While it may seem bizarre to ask about food choices during times of high stress, I have a theory about comfort that I was posing in my book in order to help non-infertiles understand how to make the best choices concerning help. Everyone wants to help. But it all goes back to Free To Be You And Me...some kind of help is the kind of help / that helping is all about / and some kind of help is the kind of help / we all can do without.
Delivering a giant pot of Angolese peanut stew when I'm stressed out isn't helpful.
I know--that sounded bitchy.
I should just be grateful.
But pretending that I was going to eat the spicy peanut stew took up a lot of energy. First, it sat in the refrigerator for days. Then we dumped it in the trash (which necessitated immediately removing said trash from house because--for the love of G-d--I could smell the peanut stew from upstairs). Then I felt guilty while I washed out the pot. In the end, I was still hungry. Spending ten minutes undoing the help did not bring me any closer to actually eating or feeling less stressed.
I know--I am such a bitch.
So I was writing this chapter on helping after a loss (which has information that can be applied to helping during a cycle or after an adoption or during bedrest--any situation where help would be appreciated) and I came to the topic of food. Grocery shopping or picking up dry cleaning is pretty straightforward. But food is such a personal thing. I have to be honest, I really hate it when people deliver food they've made and think that they're helping unless they know me intimately and are delivering something they know I will eat (thank you, Mommy, for all the farfel). I have received way too many lasagnas (I don't eat them). Way too many strange salads. Listen, I'll admit this here since we've already established that I'm a big bitch--I'm a picky vegetarian who keeps a kosher house. It's hard to cook for me.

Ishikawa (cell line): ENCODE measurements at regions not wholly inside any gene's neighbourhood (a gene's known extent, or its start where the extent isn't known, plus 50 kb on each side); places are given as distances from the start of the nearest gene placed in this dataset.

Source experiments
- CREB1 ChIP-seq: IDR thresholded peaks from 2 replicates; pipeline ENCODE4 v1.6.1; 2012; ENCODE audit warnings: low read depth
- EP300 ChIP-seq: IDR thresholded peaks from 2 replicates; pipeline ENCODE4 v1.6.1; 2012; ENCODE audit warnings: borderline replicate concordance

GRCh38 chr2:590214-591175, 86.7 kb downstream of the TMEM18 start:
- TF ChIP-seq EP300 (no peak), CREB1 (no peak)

And I know there are plenty of people who are not as picky as I am and will eat whatever is placed in front of them (like...oh...let's say...my husband). They're just grateful that they don't have to cook. Any maybe this is my deep ungratefulness shining through, but I believe that while most people are willing to eat just anything when they're not seeking comfort but are mildly stressed (for instance, after a new baby is born and you're just grateful to have a meal taken care of so you don't have to cook), we have very specific food needs after a loss or during a time of great anxiety (the day before your beta on your first IVF cycle).
Carbs. They're not good for you, per se, but they're easy to eat. Chocolate or something equally indulgent which you wouldn't necessarily eat during a normal time period. Food from a restaurant that reminds you of another time period--one that is happier and more hopeful than your current state. Eating that pho from Nam Viet reminds me of before we started trying to conceive, when we were just a childless couple living near the city and going out with our friends on a Saturday. I appreciate it when Josh brings it home for me when I'm feeling like shit in a way that I can't quite appreciate Angolese peanut stew.
You know what it's like--it's like when you're abroad and you duck into McDonalds. Maybe you don't eat McDonalds at home, but now that you're a little homesick, you're willing to trade taste and healthiness for something familiar. My pho is pretty tasty on an average day, but it becomes an anchor when I'm free-floating in sadness. It's something familiar. I know exactly what to expect. Sometimes, amidst chaos, I just need food that is predictable. It is--not to harp on it--not the time for Angolese peanut stew.